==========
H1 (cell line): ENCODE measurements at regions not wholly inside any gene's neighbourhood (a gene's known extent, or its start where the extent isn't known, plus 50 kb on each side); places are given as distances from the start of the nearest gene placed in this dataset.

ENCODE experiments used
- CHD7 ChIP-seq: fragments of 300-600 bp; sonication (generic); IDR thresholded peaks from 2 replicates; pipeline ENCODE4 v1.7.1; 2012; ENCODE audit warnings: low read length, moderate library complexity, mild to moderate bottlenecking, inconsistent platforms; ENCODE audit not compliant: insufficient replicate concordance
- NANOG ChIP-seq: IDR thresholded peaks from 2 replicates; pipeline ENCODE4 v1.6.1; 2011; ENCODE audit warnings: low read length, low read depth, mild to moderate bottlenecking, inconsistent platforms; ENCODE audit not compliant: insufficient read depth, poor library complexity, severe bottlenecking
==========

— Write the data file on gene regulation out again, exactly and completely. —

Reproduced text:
H1 (cell line): ENCODE measurements at regions not wholly inside any gene's neighbourhood (a gene's known extent, or its start where the extent isn't known, plus 50 kb on each side); places are given as distances from the start of the nearest gene placed in this dataset.

ENCODE experiments used
- CHD7 ChIP-seq: fragments of 300-600 bp; sonication (generic); IDR thresholded peaks from 2 replicates; pipeline ENCODE4 v1.7.1; 2012; ENCODE audit warnings: low read length, moderate library complexity, mild to moderate bottlenecking, inconsistent platforms; ENCODE audit not compliant: insufficient replicate concordance
- NANOG ChIP-seq: IDR thresholded peaks from 2 replicates; pipeline ENCODE4 v1.6.1; 2011; ENCODE audit warnings: low read length, low read depth, mild to moderate bottlenecking, inconsistent platforms; ENCODE audit not compliant: insufficient read depth, poor library complexity, severe bottlenecking